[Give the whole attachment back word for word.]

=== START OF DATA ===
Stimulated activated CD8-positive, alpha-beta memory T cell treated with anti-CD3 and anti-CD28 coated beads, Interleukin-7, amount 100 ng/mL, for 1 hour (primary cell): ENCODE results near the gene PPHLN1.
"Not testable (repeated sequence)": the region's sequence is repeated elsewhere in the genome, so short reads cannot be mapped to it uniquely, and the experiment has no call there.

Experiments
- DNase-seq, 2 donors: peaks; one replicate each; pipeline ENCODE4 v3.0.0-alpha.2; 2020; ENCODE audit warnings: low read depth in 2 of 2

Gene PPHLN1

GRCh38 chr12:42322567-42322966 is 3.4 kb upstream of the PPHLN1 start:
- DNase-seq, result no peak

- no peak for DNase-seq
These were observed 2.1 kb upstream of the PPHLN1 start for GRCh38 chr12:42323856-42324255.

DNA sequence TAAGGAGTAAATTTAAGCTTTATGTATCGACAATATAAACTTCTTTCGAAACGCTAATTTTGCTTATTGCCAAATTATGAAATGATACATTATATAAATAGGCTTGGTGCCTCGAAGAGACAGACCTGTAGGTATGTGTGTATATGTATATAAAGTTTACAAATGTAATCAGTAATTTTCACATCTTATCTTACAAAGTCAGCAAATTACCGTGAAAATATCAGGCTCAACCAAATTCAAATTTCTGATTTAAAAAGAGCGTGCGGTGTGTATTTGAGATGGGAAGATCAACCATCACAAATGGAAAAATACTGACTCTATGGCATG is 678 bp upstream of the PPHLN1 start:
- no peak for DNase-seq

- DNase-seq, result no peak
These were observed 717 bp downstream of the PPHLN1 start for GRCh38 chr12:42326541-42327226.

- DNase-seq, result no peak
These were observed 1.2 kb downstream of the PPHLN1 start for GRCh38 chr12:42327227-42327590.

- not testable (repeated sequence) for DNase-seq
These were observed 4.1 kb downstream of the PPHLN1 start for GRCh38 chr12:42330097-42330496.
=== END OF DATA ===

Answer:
Stimulated activated CD8-positive, alpha-beta memory T cell treated with anti-CD3 and anti-CD28 coated beads, Interleukin-7, amount 100 ng/mL, for 1 hour (primary cell): ENCODE results near the gene PPHLN1.
"Not testable (repeated sequence)": the region's sequence is repeated elsewhere in the genome, so short reads cannot be mapped to it uniquely, and the experiment has no call there.

Experiments
- DNase-seq, 2 donors: peaks; one replicate each; pipeline ENCODE4 v3.0.0-alpha.2; 2020; ENCODE audit warnings: low read depth in 2 of 2

Gene PPHLN1

GRCh38 chr12:42322567-42322966 is 3.4 kb upstream of the PPHLN1 start:
- DNase-seq, result no peak

- no peak for DNase-seq
These were observed 2.1 kb upstream of the PPHLN1 start for GRCh38 chr12:42323856-42324255.

DNA sequence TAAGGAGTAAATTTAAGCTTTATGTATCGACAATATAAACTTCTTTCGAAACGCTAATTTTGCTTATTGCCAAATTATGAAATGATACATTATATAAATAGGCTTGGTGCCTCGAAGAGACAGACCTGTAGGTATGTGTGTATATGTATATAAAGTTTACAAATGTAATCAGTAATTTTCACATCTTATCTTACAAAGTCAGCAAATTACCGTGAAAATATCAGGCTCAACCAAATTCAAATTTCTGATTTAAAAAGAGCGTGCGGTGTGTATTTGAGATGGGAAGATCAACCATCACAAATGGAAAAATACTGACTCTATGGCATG is 678 bp upstream of the PPHLN1 start:
- no peak for DNase-seq

- DNase-seq, result no peak
These were observed 717 bp downstream of the PPHLN1 start for GRCh38 chr12:42326541-42327226.

- DNase-seq, result no peak
These were observed 1.2 kb downstream of the PPHLN1 start for GRCh38 chr12:42327227-42327590.

- not testable (repeated sequence) for DNase-seq
These were observed 4.1 kb downstream of the PPHLN1 start for GRCh38 chr12:42330097-42330496.